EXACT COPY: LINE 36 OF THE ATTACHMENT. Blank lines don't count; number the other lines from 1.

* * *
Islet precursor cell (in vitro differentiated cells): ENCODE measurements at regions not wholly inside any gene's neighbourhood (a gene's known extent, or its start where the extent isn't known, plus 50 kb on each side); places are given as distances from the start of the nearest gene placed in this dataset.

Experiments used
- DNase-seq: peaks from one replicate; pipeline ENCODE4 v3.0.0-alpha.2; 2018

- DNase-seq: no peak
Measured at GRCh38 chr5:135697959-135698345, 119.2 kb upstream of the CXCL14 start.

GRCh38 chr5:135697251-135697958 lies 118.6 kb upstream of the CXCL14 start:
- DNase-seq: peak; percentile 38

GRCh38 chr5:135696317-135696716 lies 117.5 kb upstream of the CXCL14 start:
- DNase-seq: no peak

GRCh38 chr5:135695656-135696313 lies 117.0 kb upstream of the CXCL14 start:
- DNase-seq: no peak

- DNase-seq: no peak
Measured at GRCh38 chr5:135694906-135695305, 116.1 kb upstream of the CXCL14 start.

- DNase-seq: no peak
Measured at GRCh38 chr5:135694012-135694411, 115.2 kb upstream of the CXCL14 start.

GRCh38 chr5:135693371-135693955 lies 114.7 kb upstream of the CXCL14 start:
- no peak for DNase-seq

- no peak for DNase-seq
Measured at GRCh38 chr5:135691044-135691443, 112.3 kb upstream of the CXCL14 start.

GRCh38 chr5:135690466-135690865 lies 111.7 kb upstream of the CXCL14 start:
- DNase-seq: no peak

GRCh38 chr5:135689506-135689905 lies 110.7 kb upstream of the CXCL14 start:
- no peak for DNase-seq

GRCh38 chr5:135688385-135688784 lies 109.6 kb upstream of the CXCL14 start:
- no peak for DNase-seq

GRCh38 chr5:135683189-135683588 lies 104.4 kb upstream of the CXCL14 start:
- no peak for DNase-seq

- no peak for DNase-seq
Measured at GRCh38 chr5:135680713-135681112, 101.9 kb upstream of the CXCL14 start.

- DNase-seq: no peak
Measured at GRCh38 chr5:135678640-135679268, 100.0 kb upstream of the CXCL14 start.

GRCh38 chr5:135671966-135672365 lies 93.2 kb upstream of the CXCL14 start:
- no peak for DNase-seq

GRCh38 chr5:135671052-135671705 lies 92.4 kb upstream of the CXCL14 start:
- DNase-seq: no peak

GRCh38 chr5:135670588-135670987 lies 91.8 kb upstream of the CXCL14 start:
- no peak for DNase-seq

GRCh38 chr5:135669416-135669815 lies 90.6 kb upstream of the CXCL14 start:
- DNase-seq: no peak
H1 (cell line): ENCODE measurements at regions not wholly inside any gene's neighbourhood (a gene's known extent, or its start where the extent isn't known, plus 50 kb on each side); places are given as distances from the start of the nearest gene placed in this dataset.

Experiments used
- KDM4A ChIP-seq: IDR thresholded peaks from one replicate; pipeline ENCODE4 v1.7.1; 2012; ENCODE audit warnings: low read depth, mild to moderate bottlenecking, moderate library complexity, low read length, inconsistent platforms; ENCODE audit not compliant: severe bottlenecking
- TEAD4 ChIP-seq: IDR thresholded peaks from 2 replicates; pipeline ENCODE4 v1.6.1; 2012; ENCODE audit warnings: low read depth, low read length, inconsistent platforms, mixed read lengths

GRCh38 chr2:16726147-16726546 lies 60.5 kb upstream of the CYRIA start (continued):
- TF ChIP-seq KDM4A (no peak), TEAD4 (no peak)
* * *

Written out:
GRCh38 chr5:135670588-135670987 lies 91.8 kb upstream of the CXCL14 start: